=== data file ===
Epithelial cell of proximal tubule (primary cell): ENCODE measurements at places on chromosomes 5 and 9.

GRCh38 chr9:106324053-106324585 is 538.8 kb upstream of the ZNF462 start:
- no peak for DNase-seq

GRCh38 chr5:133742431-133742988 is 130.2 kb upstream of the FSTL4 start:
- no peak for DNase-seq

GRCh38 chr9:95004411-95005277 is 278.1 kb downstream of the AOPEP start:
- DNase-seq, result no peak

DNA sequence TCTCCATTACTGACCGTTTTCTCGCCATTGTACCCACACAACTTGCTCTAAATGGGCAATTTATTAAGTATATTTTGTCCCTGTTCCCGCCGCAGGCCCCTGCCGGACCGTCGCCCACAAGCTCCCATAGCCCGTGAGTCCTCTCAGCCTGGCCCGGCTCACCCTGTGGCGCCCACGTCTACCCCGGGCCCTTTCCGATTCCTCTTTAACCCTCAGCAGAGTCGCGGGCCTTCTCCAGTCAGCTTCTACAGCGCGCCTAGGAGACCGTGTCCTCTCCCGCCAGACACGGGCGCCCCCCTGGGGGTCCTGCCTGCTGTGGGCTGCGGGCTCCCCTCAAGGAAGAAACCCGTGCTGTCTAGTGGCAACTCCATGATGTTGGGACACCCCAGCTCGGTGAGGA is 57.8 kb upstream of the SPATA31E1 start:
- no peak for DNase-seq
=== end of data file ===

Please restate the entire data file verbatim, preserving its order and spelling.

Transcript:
Epithelial cell of proximal tubule (primary cell): ENCODE measurements at places on chromosomes 5 and 9.

GRCh38 chr9:106324053-106324585 is 538.8 kb upstream of the ZNF462 start:
- no peak for DNase-seq

GRCh38 chr5:133742431-133742988 is 130.2 kb upstream of the FSTL4 start:
- no peak for DNase-seq

GRCh38 chr9:95004411-95005277 is 278.1 kb downstream of the AOPEP start:
- DNase-seq, result no peak

DNA sequence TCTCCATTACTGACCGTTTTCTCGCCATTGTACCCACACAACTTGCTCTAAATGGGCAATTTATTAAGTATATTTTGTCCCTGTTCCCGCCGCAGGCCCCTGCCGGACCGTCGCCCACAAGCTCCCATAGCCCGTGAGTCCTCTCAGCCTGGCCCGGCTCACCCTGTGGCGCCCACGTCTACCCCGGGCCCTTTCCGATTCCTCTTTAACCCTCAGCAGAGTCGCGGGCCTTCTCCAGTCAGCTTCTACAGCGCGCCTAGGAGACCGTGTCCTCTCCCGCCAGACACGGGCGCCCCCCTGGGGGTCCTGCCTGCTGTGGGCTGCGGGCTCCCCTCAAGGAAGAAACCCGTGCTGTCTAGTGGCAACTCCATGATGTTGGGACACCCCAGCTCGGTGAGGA is 57.8 kb upstream of the SPATA31E1 start:
- no peak for DNase-seq